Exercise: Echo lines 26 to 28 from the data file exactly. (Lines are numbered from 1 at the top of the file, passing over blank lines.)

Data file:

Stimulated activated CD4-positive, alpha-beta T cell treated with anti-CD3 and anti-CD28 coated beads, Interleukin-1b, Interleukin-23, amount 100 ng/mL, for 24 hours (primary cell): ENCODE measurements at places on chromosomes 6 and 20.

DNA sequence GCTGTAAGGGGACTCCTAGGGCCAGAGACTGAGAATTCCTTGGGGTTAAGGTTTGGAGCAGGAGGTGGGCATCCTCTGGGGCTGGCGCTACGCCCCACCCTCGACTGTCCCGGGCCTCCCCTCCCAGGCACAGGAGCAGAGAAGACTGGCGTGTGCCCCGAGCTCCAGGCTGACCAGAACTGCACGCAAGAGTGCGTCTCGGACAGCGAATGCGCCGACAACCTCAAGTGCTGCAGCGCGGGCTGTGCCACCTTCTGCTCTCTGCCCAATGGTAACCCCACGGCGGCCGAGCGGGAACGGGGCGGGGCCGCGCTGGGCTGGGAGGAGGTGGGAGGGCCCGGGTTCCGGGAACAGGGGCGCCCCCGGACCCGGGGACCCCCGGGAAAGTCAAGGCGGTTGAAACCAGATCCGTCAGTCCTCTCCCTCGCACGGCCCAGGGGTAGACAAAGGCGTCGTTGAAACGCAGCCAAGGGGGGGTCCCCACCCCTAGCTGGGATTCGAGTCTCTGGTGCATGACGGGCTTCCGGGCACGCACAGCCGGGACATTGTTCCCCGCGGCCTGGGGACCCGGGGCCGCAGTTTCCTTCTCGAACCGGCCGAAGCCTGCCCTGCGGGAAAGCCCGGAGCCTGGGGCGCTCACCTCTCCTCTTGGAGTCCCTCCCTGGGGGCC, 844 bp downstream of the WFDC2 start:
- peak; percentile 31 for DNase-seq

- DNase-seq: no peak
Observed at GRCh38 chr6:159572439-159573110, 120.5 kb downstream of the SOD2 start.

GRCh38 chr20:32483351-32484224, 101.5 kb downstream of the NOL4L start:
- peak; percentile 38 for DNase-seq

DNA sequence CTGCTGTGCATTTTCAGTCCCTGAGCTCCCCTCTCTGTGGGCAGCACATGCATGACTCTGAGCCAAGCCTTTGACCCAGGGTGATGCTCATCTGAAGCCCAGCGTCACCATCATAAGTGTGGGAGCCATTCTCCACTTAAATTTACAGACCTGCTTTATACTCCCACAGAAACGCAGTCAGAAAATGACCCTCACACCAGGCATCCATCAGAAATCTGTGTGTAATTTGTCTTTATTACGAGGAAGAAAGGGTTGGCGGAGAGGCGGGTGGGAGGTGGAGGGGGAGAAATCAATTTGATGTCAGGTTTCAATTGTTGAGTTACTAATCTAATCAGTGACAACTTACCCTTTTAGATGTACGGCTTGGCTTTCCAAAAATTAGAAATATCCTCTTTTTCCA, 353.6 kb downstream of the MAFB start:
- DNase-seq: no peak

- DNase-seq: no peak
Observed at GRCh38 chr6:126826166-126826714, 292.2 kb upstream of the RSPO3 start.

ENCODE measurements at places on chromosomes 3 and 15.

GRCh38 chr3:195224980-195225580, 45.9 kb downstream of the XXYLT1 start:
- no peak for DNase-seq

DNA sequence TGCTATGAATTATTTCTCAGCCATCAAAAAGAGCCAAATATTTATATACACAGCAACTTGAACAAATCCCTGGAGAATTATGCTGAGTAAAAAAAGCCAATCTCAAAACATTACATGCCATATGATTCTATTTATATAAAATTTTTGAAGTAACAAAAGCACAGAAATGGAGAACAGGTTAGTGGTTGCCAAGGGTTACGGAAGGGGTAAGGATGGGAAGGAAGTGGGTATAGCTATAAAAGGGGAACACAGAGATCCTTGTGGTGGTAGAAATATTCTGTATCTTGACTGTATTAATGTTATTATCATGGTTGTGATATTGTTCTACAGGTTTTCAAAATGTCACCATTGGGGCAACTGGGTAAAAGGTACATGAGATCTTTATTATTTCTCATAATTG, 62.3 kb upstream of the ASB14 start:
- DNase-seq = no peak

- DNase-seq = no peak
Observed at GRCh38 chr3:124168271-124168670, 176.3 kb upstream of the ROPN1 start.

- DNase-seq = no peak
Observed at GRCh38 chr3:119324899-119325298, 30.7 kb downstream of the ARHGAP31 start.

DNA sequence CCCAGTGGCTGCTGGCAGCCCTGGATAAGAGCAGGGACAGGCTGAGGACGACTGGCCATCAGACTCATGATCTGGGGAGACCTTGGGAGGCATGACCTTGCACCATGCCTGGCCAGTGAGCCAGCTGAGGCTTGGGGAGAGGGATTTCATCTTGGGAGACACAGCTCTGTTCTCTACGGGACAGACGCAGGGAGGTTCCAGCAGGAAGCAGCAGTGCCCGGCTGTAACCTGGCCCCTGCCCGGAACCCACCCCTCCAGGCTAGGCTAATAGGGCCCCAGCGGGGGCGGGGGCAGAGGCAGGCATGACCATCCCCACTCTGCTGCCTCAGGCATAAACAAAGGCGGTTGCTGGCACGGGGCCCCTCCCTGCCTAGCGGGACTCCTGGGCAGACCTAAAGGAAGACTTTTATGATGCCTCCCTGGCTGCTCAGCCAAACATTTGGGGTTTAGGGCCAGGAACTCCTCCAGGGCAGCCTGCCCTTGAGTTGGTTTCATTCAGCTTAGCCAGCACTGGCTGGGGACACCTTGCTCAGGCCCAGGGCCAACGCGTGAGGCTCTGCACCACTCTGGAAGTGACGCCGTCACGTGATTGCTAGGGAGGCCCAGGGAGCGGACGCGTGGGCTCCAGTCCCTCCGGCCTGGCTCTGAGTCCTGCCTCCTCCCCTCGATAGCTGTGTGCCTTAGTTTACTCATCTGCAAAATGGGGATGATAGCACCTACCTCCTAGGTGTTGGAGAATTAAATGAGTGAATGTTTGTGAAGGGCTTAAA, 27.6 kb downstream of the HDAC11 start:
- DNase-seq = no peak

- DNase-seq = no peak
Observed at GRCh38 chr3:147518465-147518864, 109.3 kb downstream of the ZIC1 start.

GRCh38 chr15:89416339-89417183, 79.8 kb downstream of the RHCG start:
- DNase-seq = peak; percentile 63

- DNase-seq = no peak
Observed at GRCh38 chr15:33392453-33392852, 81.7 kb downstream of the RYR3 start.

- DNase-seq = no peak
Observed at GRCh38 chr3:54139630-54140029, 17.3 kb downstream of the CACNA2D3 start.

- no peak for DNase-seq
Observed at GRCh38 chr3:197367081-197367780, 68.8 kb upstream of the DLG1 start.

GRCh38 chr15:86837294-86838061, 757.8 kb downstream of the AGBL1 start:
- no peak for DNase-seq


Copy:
- DNase-seq = peak; percentile 63

- DNase-seq = no peak
Observed at GRCh38 chr15:33392453-33392852, 81.7 kb downstream of the RYR3 start.